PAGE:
While a hawk may pick a fight with dogs that weigh as much as 50 pounds (23 kilograms), there are certain breeds of dogs that are natural bird hunters.
Dogs bred for birding, such as whippets, Afghans, greyhounds, Salukis, and Bloodhounds, will keep hawks away.
These dogs will chase songbirds, too, but they can help you get a problem with hawks under control.
Big dogs aren’t intimidated by hawks. Sheepdogs, Newfoundlands, and Great Pyrenees may actually make friends with them. Big dogs don’t usually help keep your yard free of hawks.
Put Up an Animatronic Owl
There are species of birds that feed on hawks. One of them is the owl.
A decoy owl can cause hawks to fly away from your backyard before they cause any trouble.
Animatronic owls aren’t “dummies.” They can be programmed to flap their wings, activate red lights in their eyes, and make hooting sounds.
The downside of using an animatronic owl to frighten hawks that might visit your backyard is that it will frighten many songbirds, too, but there is a situation in which this works.
If the hawk is an occasional visitor to your backyard, it won’t stick around long to realize that your animatronic owl is not a real threat.
But if songbirds are regular visitors to your backyard, they will only need about a week to realize the ruse.
Put Up Reflective Features
High-flying birds like hawks find bright lights disorienting. They will avoid roofs covered with solar panels, or trees decorated with shiny wind chimes.
Bright, reflective lights interfere with their plotting a glide path to swoop down on their prey, so they go hunting somewhere else.
Don’t Place Bird Feeders Near Windows or In Open Spaces
Hawks build up speed to swoop down on their prey from behind.
They can’t do this when they have to slow down to avoid hitting the branches of a tree or an awning extending from your roof.
Keep Up with Rodent Control
Hawks feed on mice and rats. The fewer mice and rats you have in your backyard, the more likely they are to hunt somewhere else.
The most important thing you can do to control rodent popup;ations is to make sure they can’t get into your trash.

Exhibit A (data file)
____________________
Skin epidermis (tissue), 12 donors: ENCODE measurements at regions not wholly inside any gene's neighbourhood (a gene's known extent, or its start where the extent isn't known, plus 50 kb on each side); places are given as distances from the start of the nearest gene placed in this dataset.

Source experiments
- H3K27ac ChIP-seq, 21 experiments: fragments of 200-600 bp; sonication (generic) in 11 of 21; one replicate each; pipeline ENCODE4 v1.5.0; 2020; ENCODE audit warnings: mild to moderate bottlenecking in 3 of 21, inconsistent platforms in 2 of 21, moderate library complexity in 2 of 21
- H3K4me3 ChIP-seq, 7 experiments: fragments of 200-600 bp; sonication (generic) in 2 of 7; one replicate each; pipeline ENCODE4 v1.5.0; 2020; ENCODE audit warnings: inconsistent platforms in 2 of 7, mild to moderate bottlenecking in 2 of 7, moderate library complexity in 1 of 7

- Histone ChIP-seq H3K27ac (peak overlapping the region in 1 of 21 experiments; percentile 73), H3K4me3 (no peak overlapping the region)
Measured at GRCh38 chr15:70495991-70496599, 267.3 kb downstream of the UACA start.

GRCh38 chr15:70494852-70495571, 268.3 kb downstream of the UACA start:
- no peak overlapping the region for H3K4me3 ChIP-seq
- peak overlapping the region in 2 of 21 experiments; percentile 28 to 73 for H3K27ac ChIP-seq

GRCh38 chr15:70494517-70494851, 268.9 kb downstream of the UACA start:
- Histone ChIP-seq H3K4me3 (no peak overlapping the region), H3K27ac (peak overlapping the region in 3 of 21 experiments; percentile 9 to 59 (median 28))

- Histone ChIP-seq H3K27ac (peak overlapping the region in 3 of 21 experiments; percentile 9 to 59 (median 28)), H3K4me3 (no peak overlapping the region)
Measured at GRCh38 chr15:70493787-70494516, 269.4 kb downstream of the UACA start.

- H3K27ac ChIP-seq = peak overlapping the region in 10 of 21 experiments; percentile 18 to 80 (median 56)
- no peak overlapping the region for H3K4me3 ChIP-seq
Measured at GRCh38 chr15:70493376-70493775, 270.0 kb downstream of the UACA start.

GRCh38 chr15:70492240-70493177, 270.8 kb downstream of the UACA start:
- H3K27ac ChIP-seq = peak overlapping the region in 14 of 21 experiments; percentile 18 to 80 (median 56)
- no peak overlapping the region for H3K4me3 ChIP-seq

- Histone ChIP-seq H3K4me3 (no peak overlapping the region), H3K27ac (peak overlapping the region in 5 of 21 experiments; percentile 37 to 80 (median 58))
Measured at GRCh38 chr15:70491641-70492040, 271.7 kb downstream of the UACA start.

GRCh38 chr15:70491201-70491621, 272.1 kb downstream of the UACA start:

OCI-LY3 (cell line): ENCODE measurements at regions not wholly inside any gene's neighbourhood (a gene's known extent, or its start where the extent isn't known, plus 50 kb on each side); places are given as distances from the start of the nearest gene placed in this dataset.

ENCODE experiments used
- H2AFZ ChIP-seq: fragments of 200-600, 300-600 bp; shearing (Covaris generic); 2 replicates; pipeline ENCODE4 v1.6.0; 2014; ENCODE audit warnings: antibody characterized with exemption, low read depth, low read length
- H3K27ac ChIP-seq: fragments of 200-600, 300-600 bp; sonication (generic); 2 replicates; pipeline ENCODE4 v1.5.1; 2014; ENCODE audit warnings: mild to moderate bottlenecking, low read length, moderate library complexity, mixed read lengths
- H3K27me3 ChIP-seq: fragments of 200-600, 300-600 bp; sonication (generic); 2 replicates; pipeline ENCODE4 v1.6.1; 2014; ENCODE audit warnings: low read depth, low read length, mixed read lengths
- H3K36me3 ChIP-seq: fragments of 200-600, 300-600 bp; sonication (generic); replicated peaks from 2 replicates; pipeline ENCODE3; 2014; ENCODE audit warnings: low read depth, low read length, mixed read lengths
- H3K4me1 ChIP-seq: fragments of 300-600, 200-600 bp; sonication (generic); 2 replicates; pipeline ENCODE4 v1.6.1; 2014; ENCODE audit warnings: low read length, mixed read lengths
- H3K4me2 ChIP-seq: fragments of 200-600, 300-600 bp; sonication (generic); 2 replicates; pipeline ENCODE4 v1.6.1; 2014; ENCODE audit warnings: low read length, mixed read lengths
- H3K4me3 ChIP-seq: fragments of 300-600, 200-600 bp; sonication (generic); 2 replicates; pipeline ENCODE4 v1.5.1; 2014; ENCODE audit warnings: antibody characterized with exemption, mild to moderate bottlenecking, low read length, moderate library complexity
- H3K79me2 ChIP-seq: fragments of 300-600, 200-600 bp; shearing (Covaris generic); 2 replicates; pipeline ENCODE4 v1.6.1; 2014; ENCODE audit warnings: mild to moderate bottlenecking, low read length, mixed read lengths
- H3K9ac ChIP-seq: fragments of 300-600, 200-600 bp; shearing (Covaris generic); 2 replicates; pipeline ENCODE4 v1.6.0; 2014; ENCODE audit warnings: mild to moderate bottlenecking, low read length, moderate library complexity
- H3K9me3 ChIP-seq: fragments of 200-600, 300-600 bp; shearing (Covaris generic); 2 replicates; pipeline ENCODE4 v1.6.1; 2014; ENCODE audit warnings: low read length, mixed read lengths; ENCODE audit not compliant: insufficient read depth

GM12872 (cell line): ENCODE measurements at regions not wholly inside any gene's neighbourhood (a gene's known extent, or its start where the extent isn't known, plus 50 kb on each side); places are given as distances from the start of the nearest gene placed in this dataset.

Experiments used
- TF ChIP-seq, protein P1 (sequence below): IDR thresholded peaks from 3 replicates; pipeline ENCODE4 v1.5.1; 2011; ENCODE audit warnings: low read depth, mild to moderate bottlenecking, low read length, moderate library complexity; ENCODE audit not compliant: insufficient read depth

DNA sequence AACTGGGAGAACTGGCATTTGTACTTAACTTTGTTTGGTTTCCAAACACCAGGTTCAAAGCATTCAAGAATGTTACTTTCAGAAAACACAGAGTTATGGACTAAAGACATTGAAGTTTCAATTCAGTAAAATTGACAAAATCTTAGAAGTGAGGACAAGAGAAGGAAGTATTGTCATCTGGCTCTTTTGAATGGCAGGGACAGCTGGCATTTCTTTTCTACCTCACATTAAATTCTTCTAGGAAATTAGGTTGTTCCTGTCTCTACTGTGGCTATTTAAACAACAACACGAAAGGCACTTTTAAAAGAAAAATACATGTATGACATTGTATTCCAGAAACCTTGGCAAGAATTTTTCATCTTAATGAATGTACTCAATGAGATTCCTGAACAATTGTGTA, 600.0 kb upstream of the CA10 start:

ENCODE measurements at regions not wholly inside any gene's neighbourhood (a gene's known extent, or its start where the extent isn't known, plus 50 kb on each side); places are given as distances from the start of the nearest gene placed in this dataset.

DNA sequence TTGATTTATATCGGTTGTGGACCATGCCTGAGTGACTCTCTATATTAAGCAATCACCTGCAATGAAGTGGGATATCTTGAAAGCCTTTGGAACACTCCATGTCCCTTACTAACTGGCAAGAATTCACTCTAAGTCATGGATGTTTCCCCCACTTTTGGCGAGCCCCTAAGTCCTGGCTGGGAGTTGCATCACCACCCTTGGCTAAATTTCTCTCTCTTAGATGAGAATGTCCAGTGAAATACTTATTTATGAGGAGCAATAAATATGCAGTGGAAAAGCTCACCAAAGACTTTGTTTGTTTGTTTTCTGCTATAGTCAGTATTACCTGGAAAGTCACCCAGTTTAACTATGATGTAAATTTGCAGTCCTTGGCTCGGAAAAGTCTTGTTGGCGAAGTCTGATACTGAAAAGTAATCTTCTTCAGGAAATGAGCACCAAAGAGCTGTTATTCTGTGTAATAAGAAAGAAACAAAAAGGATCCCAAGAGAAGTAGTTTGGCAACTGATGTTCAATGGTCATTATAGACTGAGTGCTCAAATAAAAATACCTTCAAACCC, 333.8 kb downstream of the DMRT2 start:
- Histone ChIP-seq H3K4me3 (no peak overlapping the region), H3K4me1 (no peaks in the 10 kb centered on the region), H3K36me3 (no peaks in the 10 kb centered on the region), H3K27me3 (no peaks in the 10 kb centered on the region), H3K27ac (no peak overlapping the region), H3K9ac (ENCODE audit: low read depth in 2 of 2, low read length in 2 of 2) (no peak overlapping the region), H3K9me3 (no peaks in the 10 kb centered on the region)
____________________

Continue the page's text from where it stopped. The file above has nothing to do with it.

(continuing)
Use trash cans with secure lids that won’t fly off in the wind. Make sure everyone in your family knows to close the trash can when they take out the trash.
Don’t give mice and rats a home in your backyard. Elevate wood piles off the ground, and keep tall grass trimmed.
Place feeders for songbirds in protected places. Don’t put them out in the open, where the hawk can attack.
It is also better not to hang bird feeders near your windows.
Songbirds can become disoriented by their own reflection when a hawk dives down on them as they are feeding. The hawk can fail to “put on the brakes” and smash itself into the glass.
Feed Backyard Chickens in Their Enclosure
Chickens are not entirely defensive against hawks. Roosters, in particular, can fight a hawk (although they can also fight you and your other pets).
But no chicken comes away from an encounter with a hawk entirely unscathed.
The time chickens are most vulnerable to hawk attacks is when they are feeding—which is most of the time, if they are free range.
Use a portable chicken coop that you can move every day to give free-range chickens protection while they are grazing.
Put out chicken feed in containers in the chicken coop, or at least under a hawk-proof enclosure.
In conclusion, hawks are amazing predators and they have exceptional vision and hearing allowing them to hunt small animals.
While hawks are not typically aggressive towards humans, they may attack if they feel threatened, especially when defending their nests. There have been instances where hawks have tried to attack humans.
To protect pets from hawks, it is essential to supervise them when outside and keep them in groups to deter hawks from attacking.
Additionally, it is important to take steps to hawk-proof your backyard by eliminating surveillance points, putting up reflective features, controlling rodent populations, and using animatronic owls or guard dogs.
By taking these precautions, you can reduce the risk of hawk attacks and keep your pets safe.